Your brain on love | The Triangle

Your brain on love

The science of affection

Anete Lusina Unsplash
Anete Lusina Unsplash

The complex emotions that make up love are all based in science. An exploration of love in terms of physiological changes provides insight into the phenomenon, but it also shows how love is related to other emotions and even mental illness.

Research done at Rutgers University by faculty member Helen Fisher has answered many of the previously unanswered questions about the physiological basis for the emotions related to relationships and romantic love.

The brain is the information center of the human body. Most of the information accumulated by the five senses is processed there, so it makes sense that the key to understanding love would be in this region.

Fisher’s lab, focusing on love in the brain, found that two areas were integral to the feeling of love. The first area is the ventral tegmental area, which is important to coordinating the body’s reward system. It does this by generating dopamine. Dopamine is a chemical that, when released, is associated with pleasure and energy.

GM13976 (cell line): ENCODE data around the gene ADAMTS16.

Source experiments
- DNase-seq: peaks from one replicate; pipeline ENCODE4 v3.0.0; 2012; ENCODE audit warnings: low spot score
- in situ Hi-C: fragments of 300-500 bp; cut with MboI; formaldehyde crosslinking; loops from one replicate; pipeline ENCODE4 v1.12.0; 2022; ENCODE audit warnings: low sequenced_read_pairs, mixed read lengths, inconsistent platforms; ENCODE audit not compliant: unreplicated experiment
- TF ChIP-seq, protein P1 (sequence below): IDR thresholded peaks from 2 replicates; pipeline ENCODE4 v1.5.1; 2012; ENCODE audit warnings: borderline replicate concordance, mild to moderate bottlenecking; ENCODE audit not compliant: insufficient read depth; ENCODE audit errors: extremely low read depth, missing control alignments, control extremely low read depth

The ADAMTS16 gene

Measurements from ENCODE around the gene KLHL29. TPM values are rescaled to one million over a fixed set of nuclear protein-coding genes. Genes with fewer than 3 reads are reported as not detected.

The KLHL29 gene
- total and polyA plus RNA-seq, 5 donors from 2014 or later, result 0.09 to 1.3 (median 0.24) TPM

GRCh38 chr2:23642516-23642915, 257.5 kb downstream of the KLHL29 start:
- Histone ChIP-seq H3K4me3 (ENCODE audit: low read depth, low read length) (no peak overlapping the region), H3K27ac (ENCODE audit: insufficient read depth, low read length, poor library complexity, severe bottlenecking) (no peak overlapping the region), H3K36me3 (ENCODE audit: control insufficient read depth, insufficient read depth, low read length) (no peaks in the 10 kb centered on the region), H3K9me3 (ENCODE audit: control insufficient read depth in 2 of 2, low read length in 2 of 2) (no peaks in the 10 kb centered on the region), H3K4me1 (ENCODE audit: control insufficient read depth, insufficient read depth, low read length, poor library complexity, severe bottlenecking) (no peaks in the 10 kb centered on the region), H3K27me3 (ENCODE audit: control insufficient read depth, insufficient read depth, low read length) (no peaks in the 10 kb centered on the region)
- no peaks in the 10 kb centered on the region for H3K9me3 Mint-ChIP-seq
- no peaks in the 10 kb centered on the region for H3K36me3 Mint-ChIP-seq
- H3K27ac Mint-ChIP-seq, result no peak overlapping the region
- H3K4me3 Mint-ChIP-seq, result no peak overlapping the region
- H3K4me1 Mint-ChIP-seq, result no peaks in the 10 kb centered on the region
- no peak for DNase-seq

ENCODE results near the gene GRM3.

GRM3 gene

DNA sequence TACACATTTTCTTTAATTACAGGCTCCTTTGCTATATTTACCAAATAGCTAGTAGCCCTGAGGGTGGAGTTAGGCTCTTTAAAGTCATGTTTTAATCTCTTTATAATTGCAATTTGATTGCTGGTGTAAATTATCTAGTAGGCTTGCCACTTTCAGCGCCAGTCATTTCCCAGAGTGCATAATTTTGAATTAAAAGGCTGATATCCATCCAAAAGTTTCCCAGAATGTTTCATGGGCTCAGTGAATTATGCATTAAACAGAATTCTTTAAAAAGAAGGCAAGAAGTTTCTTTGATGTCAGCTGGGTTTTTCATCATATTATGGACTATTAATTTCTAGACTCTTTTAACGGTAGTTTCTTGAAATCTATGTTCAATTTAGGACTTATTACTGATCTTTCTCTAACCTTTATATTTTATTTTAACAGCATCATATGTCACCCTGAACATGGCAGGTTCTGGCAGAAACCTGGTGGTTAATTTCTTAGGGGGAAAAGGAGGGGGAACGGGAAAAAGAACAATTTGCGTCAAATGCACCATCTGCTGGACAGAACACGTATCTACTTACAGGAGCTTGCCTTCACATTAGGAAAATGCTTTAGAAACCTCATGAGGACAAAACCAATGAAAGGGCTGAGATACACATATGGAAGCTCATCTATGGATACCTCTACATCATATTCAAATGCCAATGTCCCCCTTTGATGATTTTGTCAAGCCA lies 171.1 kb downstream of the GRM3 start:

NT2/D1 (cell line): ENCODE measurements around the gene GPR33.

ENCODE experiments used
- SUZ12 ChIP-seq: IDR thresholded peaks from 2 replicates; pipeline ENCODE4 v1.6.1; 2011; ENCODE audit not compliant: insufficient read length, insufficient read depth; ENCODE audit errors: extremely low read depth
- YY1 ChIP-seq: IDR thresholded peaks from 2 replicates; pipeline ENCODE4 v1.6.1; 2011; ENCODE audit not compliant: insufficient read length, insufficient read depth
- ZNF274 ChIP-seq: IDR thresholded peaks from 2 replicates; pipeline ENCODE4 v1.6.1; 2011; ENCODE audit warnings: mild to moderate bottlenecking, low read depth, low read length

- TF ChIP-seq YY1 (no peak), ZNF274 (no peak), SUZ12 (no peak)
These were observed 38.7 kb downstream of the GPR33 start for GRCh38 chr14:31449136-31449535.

But this area is associated with more than just love. Fisher’s work also points out that the VTA is activated during the use of drugs such as cocaine.

One of the main conclusions of her work is that love is a natural addiction. In fact, the results show that the rejection resulting from a romantic break up can be similar to withdrawal from drugs like cocaine.

“We are addicted to another person when we are in love, but it’s a very good addiction when the relationship is a good one,” Fisher’s website, The Anatomy of Love, reads.

The VTA is not the only region of the brain active in the generation of love. Another region called the caudate is also integral to feeling romantic love. It is also part of the brain’s reward system, acting as a integrating center for many regions of the brain.

In Fisher’s research, she speculates that the caudate takes information from many different regions of brain and builds the association of those memories, thoughts and feelings with romantic love.

If love is a feeling generated by the reward systems of the brain, then what is it rewarding? The answer to this question ventures into the field of evolution. Love, like most other behaviors and anatomical structures, improves the ability of the human species to generate offspring and survive. It is an adaptation forged by natural selection.

Fisher’s work suggests that, in evolutionary terms, love can be thought of as a drive. It is a motivation to find a preferred mating partner.

More information can be found about Fisher’s work on her personal website or The Anatomy of Love.